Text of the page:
Hong Kong’s shared office spaces are getting more innovative
Providers of co-working spaces in Hong Kong are branching out from traditional office buildings into street-level shops and hotels as their popularity grows among companies seeking cheaper, more flexible leasing terms in one of the world’s most expensive cities.
The rapid shift of shared working spaces into unconventional premises comes as operators aim to broaden their base of clients who are looking for creative working environments.
Garage Society, a co-working space operator for entrepreneurs and professionals, added its latest property by integrating four shops in Sai Ying Pun into a 7,000 square foot hub.
“The four shops were previously used as a storage area for coffee and tea leaves,” said founder Elaine Tsung.
It is the firm’s third co-working hub after ones in Central and Sheung Wan located in commercial buildings and used by clients such as hedge funds.
“In Sai Ying Pun, the majority of our clients are start-ups or freelancers,” said Tsung. “But one company, which develops interactive mirrors for retailers, has eight people who are frequently flying and they choose us for convenience and because they like the working environment,” she said.
Tsung has spent about HK$5 million converting the premises into a round-the-clock working hub with monthly rates of HK$4,000.
It consists of hot desks, meeting rooms, an in-house coffee shop and a rest area. Garage Society managed to sign an eight-year contract with the landlords.
“Part of the premises can also be used for pop-up stores for product display,” she said. “It is also good for organising events such as concerts at the weekend.”
Singapore based co-working operator Next Story Group is taking a different approach.
It has rented 7,000 square feet on the second floor of the newly opened Kerry Hotel in Hung Hom as its first hub, named Kafnu Hong Kong, which charges about US$10 per hour.
It will have two rooms where users can take a nap or spend the night if they work late.
Kafnu Hong Kong consists of 70 desks in the form of 24 big tables shared by clients, on the second floor of the Kerry Hotel.
“The rise of the sharing economy in the last six years is really fundamentally changing the landscape of accommodation, transportation and even the way people work and learn,” said Morris Sim, chief marketing officer of Next Story Group
Its members are entitled to use recreational facilities such as the gym at a discounted price at the Kerry Hotel, a brand under Shangri-la hotel group.
“With a concept like this, you cannot do it just for the rental – it’s about building a community and creating a network. It is not possible to do it in a isolated manner,” he said.
Inside the Kafnu Hong Kong there will be a whisky bar for entertaining guests or meeting with business clients, he said.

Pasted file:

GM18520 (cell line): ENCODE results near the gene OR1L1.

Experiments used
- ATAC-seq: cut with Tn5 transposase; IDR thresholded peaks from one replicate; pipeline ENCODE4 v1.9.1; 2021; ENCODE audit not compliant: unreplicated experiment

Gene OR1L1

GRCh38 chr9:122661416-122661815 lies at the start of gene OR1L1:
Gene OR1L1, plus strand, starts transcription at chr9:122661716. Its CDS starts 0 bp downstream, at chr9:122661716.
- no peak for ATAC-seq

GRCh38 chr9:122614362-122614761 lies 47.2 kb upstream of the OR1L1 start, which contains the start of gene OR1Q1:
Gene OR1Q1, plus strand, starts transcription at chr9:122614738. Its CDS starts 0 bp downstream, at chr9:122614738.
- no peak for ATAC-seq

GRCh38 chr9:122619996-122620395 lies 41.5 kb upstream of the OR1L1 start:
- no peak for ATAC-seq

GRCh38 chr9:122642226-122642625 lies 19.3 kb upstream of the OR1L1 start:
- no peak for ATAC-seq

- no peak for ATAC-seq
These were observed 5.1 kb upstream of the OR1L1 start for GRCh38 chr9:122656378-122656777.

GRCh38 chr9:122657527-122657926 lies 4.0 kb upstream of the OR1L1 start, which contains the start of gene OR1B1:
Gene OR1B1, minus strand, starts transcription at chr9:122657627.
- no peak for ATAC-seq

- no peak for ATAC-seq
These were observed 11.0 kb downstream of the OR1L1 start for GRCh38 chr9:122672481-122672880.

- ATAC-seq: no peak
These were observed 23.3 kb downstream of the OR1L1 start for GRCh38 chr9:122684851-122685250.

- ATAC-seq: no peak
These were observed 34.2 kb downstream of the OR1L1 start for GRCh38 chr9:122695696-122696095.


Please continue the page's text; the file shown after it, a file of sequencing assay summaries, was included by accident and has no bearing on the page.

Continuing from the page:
While some providers are opting for unconventional premises, property consultants said renting office spaces remains co-work companies’ first choice.
JLL said it has seen an unprecedented amount of take-up from the co-working sector, from both new entrants and traditional occupiers.
“In a market where net demand growth has been thin, the arrival of co-working space operators represents a welcome source of new demand for the office leasing market,” said Paul Yien, regional director of Hong Kong Markets at JLL.
The growing popularity of co-working offices in Hong Kong is not only being driven by start-ups but also increasingly by larger companies looking to better utilise their real estate within the city; often that means taking advantage of the greater flexibility, convenience and savings shared space can offer.
HSBC in September last year announced it has rented more than 300 hot desks in a grade A office building in Causeway Bay to house its digital and transformation teams.
The bank took out membership at WeWork’s Tower 535 on Jaffe Road, according to the US-based co-working office provider.
The average annual rent for prime office space in Hong Kong is US$112 per square foot, higher than the US$86 per square foot in London’s city centre and US$82 per square foot in midtown New York, according to Colliers International.
About 64 per cent of multi-national corporate occupiers plan to use some form of third-party office space, including co-working space, by 2020, according to CBRE Research’s Asia Pacific 2017 Occupier Survey.
In Hong Kong, co-working space operators, as well as serviced offices with co-working elements, currently occupy 960,000 sq ft of office space, the survey said.
In the first half of the year, they secured about 222,000 sq ft of new office supply, 35 per cent of which was categorised as grade A.
The total footprint of the co-working sector will increase by 136 per cent to more than 1.18 million sq ft by the end of this year from 2013, said CBRE.
“By leasing co-working space, multinational corporations can save a significant amount of capital expenditure for new office fit out and take advantage of flexible lease terms,” said Dane Moodie, director of advisory and transaction services for offices at CBRE Hong Kong.